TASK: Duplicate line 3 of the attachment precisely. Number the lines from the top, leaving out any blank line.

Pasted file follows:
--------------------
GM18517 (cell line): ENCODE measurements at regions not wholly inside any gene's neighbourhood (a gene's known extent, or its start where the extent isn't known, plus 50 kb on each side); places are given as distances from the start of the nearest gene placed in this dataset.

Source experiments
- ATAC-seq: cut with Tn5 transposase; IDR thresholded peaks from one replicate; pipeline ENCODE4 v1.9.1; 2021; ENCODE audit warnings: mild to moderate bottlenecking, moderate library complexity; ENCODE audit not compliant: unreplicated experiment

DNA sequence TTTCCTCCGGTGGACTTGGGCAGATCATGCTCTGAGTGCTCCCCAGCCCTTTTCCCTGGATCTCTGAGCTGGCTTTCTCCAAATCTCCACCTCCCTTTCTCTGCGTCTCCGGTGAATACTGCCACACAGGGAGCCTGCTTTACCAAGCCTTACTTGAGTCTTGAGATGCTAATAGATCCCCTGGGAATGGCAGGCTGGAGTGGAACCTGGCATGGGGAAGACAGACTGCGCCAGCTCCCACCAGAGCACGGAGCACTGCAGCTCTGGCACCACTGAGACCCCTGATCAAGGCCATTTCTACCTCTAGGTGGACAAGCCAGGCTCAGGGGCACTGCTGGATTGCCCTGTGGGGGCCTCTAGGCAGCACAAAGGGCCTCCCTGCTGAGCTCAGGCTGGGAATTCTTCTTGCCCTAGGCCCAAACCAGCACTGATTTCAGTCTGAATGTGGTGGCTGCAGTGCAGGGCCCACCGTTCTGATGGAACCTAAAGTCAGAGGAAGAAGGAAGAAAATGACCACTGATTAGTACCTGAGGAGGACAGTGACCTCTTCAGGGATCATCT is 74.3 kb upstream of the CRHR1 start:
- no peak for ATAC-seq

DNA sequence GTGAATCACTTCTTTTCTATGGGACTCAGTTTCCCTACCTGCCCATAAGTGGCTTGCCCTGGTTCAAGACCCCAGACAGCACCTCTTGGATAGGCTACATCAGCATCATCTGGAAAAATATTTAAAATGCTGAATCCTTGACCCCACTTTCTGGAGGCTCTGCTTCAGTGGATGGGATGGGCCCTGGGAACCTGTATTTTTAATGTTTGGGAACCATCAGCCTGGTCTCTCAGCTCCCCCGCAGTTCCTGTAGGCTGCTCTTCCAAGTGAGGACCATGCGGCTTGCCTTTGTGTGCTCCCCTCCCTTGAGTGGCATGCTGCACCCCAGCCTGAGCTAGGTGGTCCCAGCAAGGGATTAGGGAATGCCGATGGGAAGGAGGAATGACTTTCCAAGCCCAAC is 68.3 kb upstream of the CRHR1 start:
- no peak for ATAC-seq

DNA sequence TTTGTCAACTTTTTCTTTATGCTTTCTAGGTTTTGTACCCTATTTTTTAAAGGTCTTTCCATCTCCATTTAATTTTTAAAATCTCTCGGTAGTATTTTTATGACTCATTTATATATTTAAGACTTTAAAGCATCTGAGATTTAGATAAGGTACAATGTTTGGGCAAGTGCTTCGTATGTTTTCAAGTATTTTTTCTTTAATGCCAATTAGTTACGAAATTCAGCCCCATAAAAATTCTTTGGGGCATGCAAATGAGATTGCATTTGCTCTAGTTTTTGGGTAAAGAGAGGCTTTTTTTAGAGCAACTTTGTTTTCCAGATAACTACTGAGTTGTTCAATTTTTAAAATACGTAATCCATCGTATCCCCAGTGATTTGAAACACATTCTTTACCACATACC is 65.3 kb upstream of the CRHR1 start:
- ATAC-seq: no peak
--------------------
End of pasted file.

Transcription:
- ATAC-seq: cut with Tn5 transposase; IDR thresholded peaks from one replicate; pipeline ENCODE4 v1.9.1; 2021; ENCODE audit warnings: mild to moderate bottlenecking, moderate library complexity; ENCODE audit not compliant: unreplicated experiment